Functional connectivity within conservation networks : delineating corridors for African elephants

Show simple item record Roever, Carrie Lynn Van Aarde, Rudi J. Leggett, K. 2013-05-20T08:53:08Z 2013-05-20T08:53:08Z 2013-01
dc.description.abstract Managing multiple parks, reserves, and conservation areas collectively as conservation networks is a recent, yet growing trend. But in order for these networks to be ecologically viable, the functional connectivity of the landscape must be ensured. We assessed the connectivity between six African savanna elephant populations in southern Africa to test whether existing conservation networks were functioning and to identify other areas that could benefit from being managed as conservation networks. We used resource selection function models to create an index of habitat selection by males and female elephants. We employed this habitat use index as a resistance surface, and applied circuit theory to assess connectivity between adjacent elephant populations within six clusters of protected areas across southern Africa. Circuit theory current flow maps predicted a high likelihood of connectivity in the central portion of our study area (i.e. between the Chobe, Kafue, Luangwa, and Zambezi cluster). Main factors limiting connectivity across the study area were high human density in the east and a lack of surface water in the west. These factors effectively isolate elephants in the Etosha cluster in Namibia and Niassa clusters in Mozambique from the central region. Our models further identified two clusters where elephants might benefit from being managed as part of a conservation network, 1) northern Zambia and Malawi and 2) northern Mozambique. We conclude that using habitat selection and circuit theory models to identify conservation networks is a data-based method that can be applied to other focal species to identify and conserve functional connectivity. en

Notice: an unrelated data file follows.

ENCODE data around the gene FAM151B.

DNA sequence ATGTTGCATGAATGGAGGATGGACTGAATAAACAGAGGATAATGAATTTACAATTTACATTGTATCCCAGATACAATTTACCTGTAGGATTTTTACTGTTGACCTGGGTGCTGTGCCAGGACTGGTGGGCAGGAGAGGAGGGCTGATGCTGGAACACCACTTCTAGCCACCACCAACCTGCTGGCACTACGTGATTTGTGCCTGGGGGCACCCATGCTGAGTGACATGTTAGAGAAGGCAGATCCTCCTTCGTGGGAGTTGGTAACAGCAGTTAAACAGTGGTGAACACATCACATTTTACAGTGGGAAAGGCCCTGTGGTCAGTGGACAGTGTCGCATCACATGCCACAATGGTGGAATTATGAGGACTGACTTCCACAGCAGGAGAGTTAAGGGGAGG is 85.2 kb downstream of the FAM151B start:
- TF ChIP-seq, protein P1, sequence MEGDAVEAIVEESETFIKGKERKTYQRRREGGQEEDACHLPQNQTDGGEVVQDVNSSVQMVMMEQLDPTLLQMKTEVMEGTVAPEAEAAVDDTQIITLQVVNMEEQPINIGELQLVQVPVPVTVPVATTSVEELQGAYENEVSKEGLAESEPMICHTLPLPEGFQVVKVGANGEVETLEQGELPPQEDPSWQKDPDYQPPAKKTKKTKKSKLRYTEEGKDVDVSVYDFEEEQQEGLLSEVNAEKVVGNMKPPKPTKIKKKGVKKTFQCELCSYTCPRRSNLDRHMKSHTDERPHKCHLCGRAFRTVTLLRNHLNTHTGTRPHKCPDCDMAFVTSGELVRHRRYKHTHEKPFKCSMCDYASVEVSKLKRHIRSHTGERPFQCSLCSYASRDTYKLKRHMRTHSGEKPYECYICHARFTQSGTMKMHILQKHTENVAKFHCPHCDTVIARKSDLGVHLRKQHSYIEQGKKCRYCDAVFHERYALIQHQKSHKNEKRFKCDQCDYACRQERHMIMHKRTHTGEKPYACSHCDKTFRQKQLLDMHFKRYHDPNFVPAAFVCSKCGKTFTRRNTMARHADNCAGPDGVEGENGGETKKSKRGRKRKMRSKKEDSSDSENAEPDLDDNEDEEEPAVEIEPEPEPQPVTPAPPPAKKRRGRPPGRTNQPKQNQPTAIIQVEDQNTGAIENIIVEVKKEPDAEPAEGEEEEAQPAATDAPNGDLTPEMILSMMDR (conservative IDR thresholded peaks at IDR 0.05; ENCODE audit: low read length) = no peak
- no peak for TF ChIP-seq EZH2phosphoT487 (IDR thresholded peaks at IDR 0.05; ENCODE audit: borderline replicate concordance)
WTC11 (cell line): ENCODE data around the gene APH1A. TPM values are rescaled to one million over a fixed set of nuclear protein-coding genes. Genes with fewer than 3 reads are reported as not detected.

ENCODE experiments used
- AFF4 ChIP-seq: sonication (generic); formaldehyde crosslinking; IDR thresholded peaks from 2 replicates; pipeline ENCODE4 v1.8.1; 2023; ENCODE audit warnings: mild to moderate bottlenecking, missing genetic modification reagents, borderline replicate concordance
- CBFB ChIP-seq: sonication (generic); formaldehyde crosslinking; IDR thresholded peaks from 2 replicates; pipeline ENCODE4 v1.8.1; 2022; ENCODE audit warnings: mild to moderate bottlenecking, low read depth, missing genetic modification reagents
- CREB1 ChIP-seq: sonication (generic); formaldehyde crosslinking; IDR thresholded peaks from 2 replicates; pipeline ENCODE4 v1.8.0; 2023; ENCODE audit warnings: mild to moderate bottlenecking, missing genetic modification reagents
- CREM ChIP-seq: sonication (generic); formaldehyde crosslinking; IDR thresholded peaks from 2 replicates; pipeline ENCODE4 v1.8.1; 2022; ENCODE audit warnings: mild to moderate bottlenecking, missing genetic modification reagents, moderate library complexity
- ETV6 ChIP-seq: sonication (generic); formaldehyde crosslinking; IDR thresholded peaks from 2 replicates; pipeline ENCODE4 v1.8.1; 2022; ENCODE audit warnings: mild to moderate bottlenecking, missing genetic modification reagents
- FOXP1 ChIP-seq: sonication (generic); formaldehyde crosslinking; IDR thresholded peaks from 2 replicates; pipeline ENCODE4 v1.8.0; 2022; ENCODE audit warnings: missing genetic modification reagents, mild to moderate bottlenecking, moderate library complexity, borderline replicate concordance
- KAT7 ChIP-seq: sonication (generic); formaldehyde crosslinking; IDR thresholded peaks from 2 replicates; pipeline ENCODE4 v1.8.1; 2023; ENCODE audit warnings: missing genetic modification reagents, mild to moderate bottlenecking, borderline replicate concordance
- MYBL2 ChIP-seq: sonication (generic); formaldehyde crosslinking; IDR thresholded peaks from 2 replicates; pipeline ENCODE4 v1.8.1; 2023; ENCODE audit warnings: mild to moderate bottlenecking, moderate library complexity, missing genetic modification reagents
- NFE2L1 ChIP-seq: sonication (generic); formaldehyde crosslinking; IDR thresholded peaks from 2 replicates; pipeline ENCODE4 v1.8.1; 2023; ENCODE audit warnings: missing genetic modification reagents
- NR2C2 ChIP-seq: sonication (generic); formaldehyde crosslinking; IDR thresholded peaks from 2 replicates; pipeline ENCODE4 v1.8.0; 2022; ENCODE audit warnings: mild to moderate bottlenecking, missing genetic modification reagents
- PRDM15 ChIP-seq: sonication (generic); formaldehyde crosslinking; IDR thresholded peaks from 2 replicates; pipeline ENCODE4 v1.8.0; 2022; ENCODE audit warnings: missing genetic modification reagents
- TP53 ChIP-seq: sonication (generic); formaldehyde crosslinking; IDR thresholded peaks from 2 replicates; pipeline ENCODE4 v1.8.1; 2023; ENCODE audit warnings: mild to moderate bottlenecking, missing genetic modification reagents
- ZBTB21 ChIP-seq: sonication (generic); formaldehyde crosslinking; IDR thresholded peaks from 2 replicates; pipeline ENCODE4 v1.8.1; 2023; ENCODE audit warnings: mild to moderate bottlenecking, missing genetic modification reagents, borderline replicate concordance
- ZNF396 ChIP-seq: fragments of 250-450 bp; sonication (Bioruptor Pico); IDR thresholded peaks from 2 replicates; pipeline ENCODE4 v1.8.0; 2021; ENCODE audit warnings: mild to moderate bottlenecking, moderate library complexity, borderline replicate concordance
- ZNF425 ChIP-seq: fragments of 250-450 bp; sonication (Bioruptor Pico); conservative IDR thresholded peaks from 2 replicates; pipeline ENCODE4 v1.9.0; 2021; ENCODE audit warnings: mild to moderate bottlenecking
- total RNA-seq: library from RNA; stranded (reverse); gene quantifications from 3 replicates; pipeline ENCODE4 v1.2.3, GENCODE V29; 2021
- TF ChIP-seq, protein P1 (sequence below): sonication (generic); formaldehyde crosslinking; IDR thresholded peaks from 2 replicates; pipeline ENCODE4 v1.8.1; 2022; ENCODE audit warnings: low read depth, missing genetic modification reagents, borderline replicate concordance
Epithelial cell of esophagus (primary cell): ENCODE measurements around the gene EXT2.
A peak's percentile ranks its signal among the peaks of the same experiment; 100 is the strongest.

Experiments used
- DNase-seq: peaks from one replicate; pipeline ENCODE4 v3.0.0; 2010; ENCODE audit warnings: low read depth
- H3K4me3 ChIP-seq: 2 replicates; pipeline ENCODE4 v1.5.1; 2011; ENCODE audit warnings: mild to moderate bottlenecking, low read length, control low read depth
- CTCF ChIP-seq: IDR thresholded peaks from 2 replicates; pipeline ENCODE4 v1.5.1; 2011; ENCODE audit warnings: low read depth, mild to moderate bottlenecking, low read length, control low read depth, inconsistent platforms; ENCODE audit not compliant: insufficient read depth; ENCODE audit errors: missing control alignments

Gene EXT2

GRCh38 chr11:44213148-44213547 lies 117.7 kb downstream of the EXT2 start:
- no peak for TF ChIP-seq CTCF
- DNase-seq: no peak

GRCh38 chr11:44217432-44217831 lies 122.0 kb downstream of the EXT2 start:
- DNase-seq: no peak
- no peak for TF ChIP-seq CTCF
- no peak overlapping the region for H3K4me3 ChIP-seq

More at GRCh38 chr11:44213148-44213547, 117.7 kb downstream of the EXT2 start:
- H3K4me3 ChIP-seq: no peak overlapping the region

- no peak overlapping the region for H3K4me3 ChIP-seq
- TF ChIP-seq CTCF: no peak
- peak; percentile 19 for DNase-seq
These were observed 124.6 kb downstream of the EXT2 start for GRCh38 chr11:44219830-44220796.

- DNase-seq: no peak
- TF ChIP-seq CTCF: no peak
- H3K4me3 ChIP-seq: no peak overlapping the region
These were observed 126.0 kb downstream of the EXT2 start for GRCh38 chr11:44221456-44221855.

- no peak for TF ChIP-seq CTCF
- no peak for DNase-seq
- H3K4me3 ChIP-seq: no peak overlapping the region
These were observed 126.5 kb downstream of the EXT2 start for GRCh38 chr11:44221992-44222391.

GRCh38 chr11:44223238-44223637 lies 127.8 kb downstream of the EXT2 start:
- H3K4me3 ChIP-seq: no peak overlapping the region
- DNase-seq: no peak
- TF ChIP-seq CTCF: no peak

dc.description.librarian hb2013 en
dc.description.librarian ab2013
dc.description.sponsorship The Conservation Foundation Zambia, Conservation International’s southern Africa’s Wildlife Programme, Conservation Lower Zambezi, the International Fund for Animal Welfare, the Mozal Community Development Trust, the National Research Foundation, the National Postcode Lottery of the Netherlands, the Peace Parks Foundation, the US Fish and Wildlife Services, the University of Pretoria, the World Wildlife Fund (SARPO; Mozambique; SA), the Walt Disney Grant Foundation, and the Wildlifewins Lottery for several years of research funding to RJ van Aarde. en
dc.description.uri locate/biocon en
dc.identifier.citation Roever, CL, Van Aarde, RJ & Leggett, K 2013, 'Functional connectivity within conservation networks : delineating corridors for African elephants', Biological Conservation, vol. 157, no. 1, pp. 128-135. en
dc.identifier.issn 0006-3207 (print)
dc.identifier.issn 1873-2917 (online)
dc.identifier.other 10.1016/j.biocon.2012.06.025
dc.language.iso en en
dc.publisher Elsevier en
dc.rights © 2013 Elsevier Ltd. All rights reserved. Notice : this is the author’s version of a work that was accepted for publication in Biological Conservation. Changes resulting from the publishing process, such as peer review, editing, corrections, structural formatting, and other quality control mechanisms may not be reflected in this document. Changes may have been made to this work since it was submitted for publication. A definitive version was subsequently published in Biological Conservation, vol.157, no. 1, 2013. DOI : 10.1016/j.biocon.2012.06.025. en
dc.subject Circuit theory en
dc.subject Corridor en
dc.subject Habitat selection en
dc.subject Loxodonta africana en
dc.subject Resource selection function en
dc.subject.lcsh African elephant en
dc.subject.lcsh Conservation biology en
dc.title Functional connectivity within conservation networks : delineating corridors for African elephants en
dc.type Postprint Article en

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